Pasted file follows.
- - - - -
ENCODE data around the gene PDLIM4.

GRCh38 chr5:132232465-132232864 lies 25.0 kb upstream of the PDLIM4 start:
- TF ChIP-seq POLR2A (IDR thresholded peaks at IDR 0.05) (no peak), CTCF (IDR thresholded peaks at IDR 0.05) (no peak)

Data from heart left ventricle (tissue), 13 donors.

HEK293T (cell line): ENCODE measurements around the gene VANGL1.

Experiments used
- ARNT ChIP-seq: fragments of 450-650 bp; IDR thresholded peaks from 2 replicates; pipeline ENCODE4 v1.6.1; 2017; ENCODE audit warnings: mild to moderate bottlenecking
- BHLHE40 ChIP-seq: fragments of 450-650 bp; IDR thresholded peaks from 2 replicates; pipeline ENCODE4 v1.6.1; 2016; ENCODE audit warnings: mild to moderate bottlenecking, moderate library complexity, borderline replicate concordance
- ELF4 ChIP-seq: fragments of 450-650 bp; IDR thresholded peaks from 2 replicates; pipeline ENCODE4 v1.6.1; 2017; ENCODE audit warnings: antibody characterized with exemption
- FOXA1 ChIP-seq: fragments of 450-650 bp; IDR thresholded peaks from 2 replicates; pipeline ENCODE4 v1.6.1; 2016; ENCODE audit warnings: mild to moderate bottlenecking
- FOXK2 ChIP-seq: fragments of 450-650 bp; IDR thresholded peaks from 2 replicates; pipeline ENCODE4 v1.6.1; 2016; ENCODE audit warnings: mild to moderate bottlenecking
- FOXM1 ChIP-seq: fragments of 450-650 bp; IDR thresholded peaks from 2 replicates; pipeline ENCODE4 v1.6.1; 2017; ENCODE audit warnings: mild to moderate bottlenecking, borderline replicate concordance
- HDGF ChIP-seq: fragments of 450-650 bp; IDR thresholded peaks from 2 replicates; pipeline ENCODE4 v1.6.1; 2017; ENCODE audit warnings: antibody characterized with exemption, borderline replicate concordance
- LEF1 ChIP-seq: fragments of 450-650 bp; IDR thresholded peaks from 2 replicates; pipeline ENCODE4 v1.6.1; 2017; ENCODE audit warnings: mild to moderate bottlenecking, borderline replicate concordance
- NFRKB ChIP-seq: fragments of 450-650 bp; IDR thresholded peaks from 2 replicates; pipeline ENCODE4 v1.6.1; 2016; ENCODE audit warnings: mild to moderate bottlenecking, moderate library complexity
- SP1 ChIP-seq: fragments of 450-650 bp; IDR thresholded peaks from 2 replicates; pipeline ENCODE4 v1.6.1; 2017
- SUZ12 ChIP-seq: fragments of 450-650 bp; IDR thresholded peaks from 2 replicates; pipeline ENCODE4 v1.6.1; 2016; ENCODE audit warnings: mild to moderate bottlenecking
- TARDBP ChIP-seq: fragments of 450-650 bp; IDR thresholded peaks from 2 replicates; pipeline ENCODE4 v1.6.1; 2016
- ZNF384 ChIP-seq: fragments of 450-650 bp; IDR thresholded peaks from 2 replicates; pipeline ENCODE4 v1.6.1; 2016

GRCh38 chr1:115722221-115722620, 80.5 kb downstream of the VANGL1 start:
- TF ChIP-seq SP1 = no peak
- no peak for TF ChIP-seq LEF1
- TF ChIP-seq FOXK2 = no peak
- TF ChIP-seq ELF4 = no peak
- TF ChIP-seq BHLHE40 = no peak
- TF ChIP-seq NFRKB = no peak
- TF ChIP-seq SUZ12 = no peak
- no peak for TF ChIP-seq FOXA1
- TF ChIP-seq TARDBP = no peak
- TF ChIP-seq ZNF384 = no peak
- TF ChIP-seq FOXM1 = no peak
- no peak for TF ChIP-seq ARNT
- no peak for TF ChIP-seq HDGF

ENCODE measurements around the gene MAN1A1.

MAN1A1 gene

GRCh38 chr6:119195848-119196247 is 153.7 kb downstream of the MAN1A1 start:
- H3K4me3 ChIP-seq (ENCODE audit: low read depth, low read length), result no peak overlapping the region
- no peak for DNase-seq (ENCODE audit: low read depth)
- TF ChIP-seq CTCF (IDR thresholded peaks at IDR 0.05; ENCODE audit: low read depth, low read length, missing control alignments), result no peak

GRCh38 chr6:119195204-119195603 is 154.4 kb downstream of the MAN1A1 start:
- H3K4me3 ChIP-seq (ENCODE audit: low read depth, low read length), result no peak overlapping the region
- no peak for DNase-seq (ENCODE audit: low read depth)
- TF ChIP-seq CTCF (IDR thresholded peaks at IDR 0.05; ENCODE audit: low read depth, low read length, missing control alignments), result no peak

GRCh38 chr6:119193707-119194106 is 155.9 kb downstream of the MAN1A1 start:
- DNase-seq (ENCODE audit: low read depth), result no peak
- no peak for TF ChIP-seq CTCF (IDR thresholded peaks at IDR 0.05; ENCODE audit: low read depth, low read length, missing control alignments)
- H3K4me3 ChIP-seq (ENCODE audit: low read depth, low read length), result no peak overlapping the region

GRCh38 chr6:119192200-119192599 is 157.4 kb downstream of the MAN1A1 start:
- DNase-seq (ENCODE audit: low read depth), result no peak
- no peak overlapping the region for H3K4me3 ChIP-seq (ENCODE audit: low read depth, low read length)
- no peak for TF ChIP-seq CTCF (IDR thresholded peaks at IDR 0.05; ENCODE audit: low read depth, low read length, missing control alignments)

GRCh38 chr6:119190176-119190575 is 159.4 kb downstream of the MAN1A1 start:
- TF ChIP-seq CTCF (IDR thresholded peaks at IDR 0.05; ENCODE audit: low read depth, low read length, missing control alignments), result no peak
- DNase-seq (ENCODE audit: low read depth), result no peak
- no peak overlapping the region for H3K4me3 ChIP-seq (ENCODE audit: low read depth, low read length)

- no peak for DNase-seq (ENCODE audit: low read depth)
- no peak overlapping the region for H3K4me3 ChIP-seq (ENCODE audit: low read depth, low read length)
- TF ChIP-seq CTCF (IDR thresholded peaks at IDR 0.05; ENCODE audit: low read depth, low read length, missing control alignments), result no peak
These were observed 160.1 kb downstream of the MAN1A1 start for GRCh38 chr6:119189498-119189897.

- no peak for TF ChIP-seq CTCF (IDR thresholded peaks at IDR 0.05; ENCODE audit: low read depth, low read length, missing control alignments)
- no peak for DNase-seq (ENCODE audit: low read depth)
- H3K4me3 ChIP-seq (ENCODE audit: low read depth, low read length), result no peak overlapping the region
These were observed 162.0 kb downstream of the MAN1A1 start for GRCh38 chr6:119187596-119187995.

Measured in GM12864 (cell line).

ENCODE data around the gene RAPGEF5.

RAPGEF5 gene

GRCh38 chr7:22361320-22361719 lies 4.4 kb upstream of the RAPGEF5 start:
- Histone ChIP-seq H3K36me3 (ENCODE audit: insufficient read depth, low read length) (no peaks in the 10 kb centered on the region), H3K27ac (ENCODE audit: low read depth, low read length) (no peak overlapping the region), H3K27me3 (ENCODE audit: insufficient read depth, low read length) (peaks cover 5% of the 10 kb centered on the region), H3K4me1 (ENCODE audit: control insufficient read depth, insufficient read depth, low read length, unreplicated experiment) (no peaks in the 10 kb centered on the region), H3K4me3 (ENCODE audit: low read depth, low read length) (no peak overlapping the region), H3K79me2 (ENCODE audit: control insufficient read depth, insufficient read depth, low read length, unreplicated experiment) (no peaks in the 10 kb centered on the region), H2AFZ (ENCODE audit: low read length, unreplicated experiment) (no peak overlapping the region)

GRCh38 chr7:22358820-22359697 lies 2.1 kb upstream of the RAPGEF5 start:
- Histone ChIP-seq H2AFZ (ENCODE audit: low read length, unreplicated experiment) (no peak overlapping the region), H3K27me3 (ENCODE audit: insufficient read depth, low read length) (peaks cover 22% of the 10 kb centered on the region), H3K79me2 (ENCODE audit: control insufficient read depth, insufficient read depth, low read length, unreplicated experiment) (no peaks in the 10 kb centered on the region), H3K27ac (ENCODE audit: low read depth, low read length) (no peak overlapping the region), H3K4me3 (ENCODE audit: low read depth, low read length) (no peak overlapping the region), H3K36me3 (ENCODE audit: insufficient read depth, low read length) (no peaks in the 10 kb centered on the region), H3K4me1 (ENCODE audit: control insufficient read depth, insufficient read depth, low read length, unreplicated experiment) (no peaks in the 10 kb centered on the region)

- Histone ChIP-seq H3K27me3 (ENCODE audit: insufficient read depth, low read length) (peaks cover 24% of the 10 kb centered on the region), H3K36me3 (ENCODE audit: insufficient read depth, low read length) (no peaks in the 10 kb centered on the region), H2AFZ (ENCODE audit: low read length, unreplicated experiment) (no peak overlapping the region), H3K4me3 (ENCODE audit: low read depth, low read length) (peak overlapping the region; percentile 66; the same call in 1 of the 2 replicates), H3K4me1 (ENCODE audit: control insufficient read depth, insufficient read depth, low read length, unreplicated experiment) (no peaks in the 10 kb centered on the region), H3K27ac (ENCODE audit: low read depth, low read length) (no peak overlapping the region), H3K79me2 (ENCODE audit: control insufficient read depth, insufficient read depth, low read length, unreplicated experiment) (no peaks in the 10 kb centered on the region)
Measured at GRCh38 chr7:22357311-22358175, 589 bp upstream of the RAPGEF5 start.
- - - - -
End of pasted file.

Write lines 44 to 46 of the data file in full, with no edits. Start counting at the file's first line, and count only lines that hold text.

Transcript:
GRCh38 chr6:119193707-119194106 is 155.9 kb downstream of the MAN1A1 start:
- DNase-seq (ENCODE audit: low read depth), result no peak
- no peak for TF ChIP-seq CTCF (IDR thresholded peaks at IDR 0.05; ENCODE audit: low read depth, low read length, missing control alignments)